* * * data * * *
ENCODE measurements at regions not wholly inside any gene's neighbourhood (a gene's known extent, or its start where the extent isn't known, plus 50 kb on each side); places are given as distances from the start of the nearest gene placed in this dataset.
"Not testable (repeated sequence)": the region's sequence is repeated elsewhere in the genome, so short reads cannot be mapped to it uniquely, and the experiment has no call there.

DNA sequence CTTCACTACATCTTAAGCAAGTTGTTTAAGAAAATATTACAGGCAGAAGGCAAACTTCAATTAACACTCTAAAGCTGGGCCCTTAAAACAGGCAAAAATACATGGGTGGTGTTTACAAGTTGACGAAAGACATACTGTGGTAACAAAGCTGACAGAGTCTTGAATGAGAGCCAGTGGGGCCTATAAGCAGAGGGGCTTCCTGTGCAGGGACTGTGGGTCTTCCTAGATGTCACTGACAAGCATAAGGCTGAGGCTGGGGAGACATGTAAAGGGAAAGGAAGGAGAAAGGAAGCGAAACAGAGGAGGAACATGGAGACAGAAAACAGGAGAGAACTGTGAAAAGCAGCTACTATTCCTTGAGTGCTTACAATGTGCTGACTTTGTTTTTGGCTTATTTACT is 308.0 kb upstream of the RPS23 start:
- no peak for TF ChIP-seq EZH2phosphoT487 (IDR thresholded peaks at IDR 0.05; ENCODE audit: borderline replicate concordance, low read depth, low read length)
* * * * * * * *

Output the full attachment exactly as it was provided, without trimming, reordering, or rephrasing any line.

ENCODE measurements at regions not wholly inside any gene's neighbourhood (a gene's known extent, or its start where the extent isn't known, plus 50 kb on each side); places are given as distances from the start of the nearest gene placed in this dataset.
"Not testable (repeated sequence)": the region's sequence is repeated elsewhere in the genome, so short reads cannot be mapped to it uniquely, and the experiment has no call there.

DNA sequence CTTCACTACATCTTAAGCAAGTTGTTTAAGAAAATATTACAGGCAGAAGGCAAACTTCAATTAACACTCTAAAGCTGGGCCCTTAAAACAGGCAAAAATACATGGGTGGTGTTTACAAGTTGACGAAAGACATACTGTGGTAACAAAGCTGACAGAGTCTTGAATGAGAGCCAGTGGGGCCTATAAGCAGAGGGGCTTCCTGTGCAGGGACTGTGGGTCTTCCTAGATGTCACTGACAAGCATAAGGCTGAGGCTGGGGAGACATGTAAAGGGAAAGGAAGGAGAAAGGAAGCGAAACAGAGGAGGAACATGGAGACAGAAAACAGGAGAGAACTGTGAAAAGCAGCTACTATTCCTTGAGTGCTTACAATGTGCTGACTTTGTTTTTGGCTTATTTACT is 308.0 kb upstream of the RPS23 start:
- no peak for TF ChIP-seq EZH2phosphoT487 (IDR thresholded peaks at IDR 0.05; ENCODE audit: borderline replicate concordance, low read depth, low read length)